The javalina (aka Collared Peccary) is a relatively common inhabitant of the southern most portion of the Southwest. Although sometimes called a wild pig, peccaries are not related to the domesticated pigs imported from Europe.
As the javalina is a social animal, you will often find well traveled trails rather than individual tracks. They have a strong musk which plays a role in their social life. Bands may include up to twenty-five or more.
They eat a variety of plants including prickly pear pads and the fruit of other cactus as well as tubers, the beans of legume trees, so look for a variety of feeding sign.
The Sonoran desert around Tuscon, Arizona, is a good place to look, especially around watering holes as they depend on a water source.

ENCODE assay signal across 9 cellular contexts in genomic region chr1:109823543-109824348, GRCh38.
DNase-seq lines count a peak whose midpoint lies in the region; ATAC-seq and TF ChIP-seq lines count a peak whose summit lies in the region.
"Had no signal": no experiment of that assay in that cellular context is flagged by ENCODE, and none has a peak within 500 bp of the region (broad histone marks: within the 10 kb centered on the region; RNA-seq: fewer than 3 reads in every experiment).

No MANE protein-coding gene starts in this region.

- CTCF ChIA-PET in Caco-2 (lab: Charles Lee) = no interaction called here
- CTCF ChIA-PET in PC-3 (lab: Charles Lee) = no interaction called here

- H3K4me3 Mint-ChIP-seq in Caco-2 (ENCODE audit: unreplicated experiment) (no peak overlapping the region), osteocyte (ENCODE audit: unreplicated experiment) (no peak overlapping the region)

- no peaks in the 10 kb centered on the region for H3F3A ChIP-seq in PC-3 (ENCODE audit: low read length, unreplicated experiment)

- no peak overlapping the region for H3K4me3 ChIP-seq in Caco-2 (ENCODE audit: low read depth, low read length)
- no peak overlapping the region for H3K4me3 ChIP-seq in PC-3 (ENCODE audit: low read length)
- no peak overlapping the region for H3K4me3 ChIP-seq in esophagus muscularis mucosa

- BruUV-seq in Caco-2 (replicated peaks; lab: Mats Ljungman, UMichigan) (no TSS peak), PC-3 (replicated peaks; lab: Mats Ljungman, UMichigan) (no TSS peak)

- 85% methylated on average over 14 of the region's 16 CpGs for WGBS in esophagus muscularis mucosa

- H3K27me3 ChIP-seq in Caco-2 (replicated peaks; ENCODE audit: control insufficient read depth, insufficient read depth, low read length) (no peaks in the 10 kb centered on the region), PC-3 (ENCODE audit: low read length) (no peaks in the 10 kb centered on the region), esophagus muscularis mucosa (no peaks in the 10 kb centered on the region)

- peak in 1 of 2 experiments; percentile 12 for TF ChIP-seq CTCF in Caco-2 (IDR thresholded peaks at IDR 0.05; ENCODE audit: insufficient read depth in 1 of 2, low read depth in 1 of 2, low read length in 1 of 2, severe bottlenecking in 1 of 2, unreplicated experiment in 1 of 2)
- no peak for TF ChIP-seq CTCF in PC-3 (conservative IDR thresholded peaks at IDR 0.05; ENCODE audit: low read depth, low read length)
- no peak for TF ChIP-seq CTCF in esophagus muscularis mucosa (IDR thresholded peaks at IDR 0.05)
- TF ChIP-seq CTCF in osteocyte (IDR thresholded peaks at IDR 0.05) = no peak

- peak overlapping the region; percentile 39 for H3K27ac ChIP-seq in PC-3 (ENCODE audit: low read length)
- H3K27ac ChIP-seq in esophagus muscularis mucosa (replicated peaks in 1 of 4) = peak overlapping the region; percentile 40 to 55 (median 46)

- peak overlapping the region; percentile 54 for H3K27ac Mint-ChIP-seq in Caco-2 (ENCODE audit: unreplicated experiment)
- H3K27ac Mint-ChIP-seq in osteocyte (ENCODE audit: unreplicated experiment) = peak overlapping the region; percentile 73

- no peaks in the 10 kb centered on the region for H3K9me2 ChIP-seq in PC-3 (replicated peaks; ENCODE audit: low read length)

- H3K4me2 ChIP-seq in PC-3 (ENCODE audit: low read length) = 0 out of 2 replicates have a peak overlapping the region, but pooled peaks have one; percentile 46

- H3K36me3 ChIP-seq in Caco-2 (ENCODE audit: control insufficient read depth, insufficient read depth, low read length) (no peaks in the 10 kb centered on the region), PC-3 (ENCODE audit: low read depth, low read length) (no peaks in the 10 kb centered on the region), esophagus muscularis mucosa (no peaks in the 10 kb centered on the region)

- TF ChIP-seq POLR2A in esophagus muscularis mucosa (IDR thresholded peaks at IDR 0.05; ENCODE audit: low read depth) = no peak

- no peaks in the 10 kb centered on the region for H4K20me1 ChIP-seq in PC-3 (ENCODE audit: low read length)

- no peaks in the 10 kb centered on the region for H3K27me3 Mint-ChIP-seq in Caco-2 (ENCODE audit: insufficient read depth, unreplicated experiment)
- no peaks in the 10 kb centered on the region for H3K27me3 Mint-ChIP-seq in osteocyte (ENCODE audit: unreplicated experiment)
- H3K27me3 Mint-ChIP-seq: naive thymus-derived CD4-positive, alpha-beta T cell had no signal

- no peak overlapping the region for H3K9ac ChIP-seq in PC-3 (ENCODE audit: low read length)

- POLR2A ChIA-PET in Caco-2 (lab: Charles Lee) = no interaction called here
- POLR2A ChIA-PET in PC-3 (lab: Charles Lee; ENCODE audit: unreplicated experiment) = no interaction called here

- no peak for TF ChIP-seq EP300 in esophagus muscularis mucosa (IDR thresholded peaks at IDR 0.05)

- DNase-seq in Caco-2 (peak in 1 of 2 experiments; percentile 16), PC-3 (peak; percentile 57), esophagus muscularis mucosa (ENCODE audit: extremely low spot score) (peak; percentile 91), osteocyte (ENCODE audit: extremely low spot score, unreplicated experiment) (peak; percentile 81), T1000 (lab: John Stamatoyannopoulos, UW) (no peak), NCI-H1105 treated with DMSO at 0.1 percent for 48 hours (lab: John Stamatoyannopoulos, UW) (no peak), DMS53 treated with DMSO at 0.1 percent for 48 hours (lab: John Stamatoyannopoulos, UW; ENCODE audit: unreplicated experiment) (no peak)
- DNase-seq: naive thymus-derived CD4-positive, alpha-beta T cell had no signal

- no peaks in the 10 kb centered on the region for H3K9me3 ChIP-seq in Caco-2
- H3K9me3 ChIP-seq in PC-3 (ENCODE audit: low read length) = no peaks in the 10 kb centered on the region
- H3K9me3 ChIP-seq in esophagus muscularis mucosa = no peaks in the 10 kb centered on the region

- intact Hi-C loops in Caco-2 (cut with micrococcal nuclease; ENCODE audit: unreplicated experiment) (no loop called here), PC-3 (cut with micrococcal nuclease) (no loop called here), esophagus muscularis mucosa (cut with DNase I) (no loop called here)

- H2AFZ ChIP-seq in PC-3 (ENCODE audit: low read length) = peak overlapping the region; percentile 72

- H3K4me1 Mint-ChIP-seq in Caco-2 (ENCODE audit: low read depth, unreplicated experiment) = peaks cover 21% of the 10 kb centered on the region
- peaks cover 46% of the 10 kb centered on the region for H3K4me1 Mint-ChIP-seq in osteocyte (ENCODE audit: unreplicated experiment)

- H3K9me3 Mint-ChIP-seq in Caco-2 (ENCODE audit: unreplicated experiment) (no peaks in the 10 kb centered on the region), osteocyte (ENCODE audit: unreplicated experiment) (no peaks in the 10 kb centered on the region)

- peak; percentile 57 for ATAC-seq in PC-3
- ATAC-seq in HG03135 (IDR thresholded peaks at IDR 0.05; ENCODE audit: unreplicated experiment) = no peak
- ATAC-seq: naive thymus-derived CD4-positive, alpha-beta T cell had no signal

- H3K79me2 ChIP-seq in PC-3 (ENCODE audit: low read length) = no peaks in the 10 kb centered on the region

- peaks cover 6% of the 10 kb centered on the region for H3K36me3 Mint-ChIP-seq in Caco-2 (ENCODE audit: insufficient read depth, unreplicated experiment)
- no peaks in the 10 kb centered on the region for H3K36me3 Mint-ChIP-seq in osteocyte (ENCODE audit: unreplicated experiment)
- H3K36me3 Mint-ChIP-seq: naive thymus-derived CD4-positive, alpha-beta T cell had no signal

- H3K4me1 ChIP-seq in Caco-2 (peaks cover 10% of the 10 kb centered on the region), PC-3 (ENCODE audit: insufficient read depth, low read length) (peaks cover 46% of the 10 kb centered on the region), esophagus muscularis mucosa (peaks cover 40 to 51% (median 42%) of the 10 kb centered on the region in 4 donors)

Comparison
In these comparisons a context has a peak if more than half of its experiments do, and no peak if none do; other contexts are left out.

As the javalina is a social animal, you will often find well traveled trails rather than individual tracks.
The desert floor is surprisingly hard but you might find individual tracks after a rain or around watering holes.
Javalina eat a variety of plants but prickly pear pads are a favorite during the summer months. Note, however, that other desert animals like packrats and tortoises also eat prickly pear. I did not have a chance to verify that this was javalina but the tooth marks seem right.